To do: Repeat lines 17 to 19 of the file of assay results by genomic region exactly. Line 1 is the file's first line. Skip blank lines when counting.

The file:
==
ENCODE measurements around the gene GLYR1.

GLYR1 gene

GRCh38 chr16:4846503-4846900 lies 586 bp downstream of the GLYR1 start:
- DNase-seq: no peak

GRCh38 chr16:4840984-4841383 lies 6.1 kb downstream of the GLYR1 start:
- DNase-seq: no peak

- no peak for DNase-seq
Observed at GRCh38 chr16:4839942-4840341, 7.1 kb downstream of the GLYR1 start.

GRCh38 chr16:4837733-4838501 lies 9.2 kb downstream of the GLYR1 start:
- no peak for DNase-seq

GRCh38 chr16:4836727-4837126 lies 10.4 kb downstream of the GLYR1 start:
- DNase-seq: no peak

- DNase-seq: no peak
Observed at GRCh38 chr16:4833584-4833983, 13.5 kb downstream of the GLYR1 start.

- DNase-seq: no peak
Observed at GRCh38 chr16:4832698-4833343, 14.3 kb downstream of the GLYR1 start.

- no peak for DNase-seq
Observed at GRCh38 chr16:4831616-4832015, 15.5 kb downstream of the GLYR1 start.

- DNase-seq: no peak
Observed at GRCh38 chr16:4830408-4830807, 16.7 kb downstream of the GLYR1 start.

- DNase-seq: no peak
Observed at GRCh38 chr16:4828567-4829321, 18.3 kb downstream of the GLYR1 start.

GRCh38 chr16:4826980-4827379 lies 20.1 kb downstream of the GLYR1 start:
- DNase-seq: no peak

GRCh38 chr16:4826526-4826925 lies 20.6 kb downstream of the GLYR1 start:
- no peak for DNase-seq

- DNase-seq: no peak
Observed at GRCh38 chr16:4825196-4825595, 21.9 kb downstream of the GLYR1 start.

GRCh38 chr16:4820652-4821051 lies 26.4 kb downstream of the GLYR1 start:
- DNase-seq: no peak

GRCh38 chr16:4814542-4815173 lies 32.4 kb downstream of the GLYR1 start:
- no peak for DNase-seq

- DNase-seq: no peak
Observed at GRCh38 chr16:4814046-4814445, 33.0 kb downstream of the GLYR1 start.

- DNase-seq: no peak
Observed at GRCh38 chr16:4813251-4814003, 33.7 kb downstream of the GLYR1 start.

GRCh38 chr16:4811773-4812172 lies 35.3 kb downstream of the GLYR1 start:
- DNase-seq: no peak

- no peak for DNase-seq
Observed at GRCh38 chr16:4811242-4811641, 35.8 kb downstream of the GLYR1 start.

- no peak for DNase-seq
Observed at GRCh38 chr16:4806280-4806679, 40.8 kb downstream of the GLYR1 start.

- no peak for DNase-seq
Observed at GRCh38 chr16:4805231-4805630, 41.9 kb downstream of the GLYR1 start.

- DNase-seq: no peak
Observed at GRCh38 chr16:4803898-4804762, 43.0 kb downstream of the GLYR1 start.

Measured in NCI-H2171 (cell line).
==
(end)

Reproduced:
- no peak for DNase-seq
Observed at GRCh38 chr16:4831616-4832015, 15.5 kb downstream of the GLYR1 start.

- DNase-seq: no peak